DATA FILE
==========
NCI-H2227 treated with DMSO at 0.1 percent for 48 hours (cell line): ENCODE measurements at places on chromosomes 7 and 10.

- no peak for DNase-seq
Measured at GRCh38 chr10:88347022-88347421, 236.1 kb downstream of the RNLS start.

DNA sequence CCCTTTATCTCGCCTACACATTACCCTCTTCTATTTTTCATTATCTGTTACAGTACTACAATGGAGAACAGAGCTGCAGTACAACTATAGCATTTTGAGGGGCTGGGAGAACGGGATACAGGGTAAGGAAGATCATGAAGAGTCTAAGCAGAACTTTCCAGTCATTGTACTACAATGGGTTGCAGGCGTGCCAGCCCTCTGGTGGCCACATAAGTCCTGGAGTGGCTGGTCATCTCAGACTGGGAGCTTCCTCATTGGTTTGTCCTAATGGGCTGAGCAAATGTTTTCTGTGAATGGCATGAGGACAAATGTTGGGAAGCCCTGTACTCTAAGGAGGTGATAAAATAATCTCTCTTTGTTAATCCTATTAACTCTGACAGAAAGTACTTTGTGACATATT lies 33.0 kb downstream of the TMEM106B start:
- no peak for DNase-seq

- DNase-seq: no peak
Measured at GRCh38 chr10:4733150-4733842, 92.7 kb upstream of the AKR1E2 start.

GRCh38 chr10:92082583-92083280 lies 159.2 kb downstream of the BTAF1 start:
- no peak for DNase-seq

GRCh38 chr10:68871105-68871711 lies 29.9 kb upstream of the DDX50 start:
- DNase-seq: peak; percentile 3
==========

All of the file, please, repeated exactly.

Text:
NCI-H2227 treated with DMSO at 0.1 percent for 48 hours (cell line): ENCODE measurements at places on chromosomes 7 and 10.

- no peak for DNase-seq
Measured at GRCh38 chr10:88347022-88347421, 236.1 kb downstream of the RNLS start.

DNA sequence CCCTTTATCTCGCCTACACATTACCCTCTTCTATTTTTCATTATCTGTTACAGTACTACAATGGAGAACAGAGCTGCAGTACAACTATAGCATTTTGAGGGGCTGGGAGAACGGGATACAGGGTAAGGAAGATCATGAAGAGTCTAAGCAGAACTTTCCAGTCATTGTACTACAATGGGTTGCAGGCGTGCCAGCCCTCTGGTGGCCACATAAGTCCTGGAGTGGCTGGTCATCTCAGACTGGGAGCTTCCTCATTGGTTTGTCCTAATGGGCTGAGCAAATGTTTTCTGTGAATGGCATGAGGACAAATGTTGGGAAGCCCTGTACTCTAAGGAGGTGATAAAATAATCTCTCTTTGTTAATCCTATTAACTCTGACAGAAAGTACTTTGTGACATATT lies 33.0 kb downstream of the TMEM106B start:
- no peak for DNase-seq

- DNase-seq: no peak
Measured at GRCh38 chr10:4733150-4733842, 92.7 kb upstream of the AKR1E2 start.

GRCh38 chr10:92082583-92083280 lies 159.2 kb downstream of the BTAF1 start:
- no peak for DNase-seq

GRCh38 chr10:68871105-68871711 lies 29.9 kb upstream of the DDX50 start:
- DNase-seq: peak; percentile 3